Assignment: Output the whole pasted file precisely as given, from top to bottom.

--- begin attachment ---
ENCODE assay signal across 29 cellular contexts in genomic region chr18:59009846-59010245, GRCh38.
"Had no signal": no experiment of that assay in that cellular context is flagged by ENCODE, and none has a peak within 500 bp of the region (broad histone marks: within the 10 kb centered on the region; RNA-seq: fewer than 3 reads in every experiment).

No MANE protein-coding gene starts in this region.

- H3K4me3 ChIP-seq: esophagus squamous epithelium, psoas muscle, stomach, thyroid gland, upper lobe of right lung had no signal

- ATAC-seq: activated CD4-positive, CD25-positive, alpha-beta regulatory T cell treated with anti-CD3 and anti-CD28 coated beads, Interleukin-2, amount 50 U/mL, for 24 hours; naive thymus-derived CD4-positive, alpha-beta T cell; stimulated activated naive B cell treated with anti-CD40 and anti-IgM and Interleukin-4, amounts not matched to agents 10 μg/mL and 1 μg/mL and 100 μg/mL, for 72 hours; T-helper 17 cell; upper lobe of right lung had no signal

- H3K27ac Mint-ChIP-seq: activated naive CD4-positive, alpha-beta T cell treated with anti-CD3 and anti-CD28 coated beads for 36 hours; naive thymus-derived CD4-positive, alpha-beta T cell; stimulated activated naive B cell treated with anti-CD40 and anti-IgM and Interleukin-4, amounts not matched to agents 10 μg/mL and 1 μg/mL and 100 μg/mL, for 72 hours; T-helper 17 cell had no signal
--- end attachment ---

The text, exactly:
ENCODE assay signal across 29 cellular contexts in genomic region chr18:59009846-59010245, GRCh38.
"Had no signal": no experiment of that assay in that cellular context is flagged by ENCODE, and none has a peak within 500 bp of the region (broad histone marks: within the 10 kb centered on the region; RNA-seq: fewer than 3 reads in every experiment).

No MANE protein-coding gene starts in this region.

- H3K4me3 ChIP-seq: esophagus squamous epithelium, psoas muscle, stomach, thyroid gland, upper lobe of right lung had no signal

- ATAC-seq: activated CD4-positive, CD25-positive, alpha-beta regulatory T cell treated with anti-CD3 and anti-CD28 coated beads, Interleukin-2, amount 50 U/mL, for 24 hours; naive thymus-derived CD4-positive, alpha-beta T cell; stimulated activated naive B cell treated with anti-CD40 and anti-IgM and Interleukin-4, amounts not matched to agents 10 μg/mL and 1 μg/mL and 100 μg/mL, for 72 hours; T-helper 17 cell; upper lobe of right lung had no signal

- H3K27ac Mint-ChIP-seq: activated naive CD4-positive, alpha-beta T cell treated with anti-CD3 and anti-CD28 coated beads for 36 hours; naive thymus-derived CD4-positive, alpha-beta T cell; stimulated activated naive B cell treated with anti-CD40 and anti-IgM and Interleukin-4, amounts not matched to agents 10 μg/mL and 1 μg/mL and 100 μg/mL, for 72 hours; T-helper 17 cell had no signal